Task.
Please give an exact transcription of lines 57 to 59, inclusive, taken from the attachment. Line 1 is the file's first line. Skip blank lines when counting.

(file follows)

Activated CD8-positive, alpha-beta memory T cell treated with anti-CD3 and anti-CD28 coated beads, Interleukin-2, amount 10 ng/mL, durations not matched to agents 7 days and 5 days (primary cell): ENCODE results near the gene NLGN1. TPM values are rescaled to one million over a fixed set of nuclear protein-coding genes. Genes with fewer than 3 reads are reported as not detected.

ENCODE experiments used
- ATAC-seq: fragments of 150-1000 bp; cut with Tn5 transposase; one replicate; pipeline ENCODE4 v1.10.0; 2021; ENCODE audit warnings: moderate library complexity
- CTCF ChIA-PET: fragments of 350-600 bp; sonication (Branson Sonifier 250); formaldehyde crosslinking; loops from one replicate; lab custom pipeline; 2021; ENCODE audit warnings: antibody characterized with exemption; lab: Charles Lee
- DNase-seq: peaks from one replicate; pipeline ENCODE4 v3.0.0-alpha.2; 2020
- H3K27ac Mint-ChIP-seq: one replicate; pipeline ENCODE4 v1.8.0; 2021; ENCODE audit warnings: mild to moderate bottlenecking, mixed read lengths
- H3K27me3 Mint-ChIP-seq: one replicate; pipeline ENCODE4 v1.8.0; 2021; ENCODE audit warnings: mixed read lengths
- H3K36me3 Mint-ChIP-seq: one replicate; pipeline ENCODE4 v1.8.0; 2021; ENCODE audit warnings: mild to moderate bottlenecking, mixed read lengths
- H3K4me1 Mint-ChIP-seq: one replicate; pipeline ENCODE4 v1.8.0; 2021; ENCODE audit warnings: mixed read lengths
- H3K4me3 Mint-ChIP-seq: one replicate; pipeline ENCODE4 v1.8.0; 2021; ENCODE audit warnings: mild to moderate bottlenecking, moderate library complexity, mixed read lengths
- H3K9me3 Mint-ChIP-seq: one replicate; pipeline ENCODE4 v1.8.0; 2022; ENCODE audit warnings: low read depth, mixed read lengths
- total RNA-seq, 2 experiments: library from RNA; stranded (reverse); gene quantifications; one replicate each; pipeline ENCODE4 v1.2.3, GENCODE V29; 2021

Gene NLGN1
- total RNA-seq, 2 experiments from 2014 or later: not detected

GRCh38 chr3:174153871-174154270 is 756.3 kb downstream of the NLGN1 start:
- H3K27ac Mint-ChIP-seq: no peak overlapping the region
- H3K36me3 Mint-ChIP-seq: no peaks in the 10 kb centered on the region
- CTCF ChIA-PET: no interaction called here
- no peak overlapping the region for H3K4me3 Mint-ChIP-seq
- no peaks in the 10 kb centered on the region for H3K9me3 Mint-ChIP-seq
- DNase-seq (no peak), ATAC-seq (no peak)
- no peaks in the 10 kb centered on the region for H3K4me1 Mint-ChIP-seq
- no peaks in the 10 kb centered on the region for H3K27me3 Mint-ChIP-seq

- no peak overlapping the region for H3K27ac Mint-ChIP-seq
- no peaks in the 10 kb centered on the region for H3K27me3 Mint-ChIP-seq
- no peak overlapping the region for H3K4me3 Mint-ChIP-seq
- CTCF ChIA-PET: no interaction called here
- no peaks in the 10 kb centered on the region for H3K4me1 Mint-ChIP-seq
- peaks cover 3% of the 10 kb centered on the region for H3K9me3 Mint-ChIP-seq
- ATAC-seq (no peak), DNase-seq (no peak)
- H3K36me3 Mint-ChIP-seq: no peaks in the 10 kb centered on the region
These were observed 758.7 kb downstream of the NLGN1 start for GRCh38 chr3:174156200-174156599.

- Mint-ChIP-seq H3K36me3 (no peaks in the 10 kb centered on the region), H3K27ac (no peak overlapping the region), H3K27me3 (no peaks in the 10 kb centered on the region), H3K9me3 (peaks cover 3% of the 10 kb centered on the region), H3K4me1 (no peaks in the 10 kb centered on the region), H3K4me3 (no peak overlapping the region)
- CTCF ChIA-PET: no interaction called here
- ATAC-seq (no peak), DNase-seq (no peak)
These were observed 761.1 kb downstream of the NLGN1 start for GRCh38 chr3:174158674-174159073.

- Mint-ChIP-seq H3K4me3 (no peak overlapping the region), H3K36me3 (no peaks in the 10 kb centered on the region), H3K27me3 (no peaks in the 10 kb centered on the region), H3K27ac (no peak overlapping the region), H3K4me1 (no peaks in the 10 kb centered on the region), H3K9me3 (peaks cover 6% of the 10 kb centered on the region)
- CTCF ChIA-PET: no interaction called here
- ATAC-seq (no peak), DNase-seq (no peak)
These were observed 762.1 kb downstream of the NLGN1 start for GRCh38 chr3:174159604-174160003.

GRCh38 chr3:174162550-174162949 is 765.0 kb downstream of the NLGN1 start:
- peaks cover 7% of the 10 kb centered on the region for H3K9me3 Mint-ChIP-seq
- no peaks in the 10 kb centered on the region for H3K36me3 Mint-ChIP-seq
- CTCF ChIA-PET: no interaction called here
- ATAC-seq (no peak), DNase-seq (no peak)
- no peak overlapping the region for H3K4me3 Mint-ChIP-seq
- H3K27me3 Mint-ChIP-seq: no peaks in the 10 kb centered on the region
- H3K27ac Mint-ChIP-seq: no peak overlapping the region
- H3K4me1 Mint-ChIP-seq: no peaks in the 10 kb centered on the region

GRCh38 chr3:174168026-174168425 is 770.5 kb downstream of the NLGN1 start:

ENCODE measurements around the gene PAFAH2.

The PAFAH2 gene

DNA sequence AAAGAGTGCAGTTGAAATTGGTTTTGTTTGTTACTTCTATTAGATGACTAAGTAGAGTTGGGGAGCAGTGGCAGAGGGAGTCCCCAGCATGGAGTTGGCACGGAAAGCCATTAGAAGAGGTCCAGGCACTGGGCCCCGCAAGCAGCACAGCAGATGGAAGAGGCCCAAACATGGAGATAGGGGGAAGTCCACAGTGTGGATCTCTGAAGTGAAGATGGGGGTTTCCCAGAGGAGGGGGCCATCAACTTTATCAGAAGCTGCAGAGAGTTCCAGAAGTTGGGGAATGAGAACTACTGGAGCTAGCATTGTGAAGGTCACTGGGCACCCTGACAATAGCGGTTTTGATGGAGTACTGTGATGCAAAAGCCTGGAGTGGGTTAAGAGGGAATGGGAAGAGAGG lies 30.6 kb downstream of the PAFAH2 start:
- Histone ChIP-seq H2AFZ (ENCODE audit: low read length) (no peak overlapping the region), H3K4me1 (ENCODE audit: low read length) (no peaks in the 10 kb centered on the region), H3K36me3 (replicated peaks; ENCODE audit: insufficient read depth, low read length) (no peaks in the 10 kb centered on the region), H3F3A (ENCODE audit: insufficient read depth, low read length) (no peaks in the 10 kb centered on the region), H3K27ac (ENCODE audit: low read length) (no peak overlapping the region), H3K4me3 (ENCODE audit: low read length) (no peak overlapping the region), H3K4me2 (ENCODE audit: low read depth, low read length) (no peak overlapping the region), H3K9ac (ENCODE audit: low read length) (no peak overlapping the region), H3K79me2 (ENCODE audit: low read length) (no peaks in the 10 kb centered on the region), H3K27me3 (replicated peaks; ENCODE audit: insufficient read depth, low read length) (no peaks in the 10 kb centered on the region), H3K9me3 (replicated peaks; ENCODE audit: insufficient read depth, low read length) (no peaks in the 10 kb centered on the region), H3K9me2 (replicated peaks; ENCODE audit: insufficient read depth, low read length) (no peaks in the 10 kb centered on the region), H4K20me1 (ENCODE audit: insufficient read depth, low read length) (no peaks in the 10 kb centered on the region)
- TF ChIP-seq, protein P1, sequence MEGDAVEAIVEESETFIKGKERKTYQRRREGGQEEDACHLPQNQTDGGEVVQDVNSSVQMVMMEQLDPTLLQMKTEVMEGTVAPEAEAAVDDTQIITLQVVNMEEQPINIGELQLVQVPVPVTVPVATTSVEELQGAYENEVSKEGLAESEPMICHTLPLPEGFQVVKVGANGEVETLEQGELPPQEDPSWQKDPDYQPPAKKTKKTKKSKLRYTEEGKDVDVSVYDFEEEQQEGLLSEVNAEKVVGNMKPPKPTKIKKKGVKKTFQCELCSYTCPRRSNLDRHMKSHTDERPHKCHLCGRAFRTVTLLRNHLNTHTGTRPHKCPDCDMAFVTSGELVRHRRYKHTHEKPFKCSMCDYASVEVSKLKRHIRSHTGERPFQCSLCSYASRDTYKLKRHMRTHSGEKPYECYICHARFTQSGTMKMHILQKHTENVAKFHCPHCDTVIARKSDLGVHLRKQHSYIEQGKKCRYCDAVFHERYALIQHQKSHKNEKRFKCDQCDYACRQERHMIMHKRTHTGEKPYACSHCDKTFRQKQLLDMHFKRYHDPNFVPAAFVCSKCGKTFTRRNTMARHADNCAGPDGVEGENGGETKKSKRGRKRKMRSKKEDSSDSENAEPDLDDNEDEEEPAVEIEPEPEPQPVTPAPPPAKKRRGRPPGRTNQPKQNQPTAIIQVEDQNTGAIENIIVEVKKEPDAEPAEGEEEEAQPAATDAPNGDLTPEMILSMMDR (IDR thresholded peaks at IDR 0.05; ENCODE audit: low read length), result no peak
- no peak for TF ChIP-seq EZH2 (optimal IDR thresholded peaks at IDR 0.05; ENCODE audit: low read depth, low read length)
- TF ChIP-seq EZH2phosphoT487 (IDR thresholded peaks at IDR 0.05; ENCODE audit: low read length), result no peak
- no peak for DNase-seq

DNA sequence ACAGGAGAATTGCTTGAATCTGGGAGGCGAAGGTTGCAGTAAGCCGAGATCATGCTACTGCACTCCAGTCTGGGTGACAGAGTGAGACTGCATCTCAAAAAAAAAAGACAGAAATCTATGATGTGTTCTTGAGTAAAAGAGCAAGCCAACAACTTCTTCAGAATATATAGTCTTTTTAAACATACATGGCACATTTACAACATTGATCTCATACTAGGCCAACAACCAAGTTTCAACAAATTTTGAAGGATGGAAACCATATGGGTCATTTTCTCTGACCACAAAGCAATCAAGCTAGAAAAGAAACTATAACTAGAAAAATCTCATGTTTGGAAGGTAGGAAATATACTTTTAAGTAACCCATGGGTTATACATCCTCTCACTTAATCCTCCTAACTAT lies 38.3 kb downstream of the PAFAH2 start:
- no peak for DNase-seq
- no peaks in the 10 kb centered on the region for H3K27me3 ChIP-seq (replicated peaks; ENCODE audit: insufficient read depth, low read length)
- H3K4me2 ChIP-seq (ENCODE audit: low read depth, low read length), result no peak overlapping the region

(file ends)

- TF ChIP-seq EZH2phosphoT487 (IDR thresholded peaks at IDR 0.05; ENCODE audit: low read length), result no peak
- no peak for DNase-seq

DNA sequence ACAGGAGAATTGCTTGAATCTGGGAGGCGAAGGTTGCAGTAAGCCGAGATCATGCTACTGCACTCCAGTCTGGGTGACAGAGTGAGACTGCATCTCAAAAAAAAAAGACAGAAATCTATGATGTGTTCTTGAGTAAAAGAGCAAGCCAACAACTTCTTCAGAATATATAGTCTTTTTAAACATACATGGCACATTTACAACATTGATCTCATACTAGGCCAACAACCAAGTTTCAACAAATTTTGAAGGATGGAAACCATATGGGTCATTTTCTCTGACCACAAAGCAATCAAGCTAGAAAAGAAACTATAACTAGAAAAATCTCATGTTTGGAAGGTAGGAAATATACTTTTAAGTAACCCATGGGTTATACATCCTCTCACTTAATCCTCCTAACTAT lies 38.3 kb downstream of the PAFAH2 start: